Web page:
Wednesday, 11 February 2015 - 14:05
Sri Lanka's Duty on War Crimes - New York Times
It was just one month before that Sri Lanka surprised the world by electing opposition candidate Maithripala Sirisena as president, rejecting the authoritarianism, corruption and dynastic politics of the administration of the incumbent, Mahinda Rajapaksa.
President Sirisena has moved swiftly to usher in a new chapter of hope for Sri Lanka, the New York Times stated in its editorial.
So as not to reopen old wounds too soon, his government is now seeking a delay in the release of a report that is scheduled to be presented next month on a United Nations inquiry into war crimes and other human rights abuses committed during Sri Lanka’s civil war that ended in 2009.
The government is also lobbying for support from the United States and the United Nations for a proposed domestic tribunal on abuses. The United Nations says as many as 40,000 Tamil civilians may have been killed during the last months of the war. Mr. Rajapaksa had flatly refused to cooperate with the United Nations inquiry.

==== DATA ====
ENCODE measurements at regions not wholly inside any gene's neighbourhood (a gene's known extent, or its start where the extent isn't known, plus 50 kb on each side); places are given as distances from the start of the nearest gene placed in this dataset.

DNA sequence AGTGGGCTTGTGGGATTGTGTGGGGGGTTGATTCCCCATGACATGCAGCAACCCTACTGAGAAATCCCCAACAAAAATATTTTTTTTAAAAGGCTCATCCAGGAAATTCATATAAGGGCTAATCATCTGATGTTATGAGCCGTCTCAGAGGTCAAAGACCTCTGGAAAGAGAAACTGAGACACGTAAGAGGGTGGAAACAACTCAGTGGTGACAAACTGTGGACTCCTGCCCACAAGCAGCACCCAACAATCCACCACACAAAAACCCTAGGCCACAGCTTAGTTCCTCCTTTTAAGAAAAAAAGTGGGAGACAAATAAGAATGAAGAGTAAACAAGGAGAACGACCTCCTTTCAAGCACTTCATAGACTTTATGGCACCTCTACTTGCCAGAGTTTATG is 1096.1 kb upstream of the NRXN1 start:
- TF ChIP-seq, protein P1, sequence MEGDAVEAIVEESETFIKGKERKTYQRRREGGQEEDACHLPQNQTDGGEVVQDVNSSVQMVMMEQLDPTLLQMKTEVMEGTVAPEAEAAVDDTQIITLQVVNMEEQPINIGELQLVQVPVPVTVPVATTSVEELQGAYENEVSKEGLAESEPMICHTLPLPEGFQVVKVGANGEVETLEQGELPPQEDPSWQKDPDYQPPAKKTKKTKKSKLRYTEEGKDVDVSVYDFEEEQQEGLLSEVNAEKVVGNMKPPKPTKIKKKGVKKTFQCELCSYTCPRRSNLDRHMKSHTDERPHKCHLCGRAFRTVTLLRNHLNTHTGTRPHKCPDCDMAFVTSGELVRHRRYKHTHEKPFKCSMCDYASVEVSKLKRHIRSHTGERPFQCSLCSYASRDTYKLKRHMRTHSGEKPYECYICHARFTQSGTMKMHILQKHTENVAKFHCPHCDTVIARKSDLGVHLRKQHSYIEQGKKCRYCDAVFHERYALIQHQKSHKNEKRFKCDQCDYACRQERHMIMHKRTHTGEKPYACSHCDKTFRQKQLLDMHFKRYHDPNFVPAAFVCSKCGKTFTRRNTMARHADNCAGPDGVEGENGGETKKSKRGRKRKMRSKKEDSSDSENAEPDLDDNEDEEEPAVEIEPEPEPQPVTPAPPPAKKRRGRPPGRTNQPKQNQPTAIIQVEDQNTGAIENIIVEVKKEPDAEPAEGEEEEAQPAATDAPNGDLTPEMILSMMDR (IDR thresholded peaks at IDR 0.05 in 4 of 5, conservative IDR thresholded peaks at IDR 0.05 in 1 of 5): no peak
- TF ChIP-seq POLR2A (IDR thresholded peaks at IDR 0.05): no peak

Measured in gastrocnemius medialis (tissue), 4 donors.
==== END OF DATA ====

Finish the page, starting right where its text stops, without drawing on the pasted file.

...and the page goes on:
Mr. Sirisena’s government has taken other positive steps to begin the healing process. It has pledged to free hundreds of detained ethnic Tamils and to restore to Tamil owners land seized by the military for commercial development projects. It has also appointed a new civilian governor for the ethnic Tamil-populated Northern Province and lifted a travel ban on foreigners to the area.
Mr. Rajapaksa and his brother Gotabaya Rajapaksa, who, as defense secretary, oversaw some of the worst abuses during the civil war, are still national political forces. One of the new government’s concerns is the outcome of upcoming parliamentary elections.
However, noble its motives, the Sirisena government must deal with the legacy of the past. Any delay in the release of the United Nations report must be brief. And the United Nations must remain involved. This is not a rebuke to Mr. Sirisena’s welcome intentions. It is simply the best way to guarantee that the inquiry is swift and independent, that witnesses are adequately protected and that perpetrators are finally punished. (New York Times)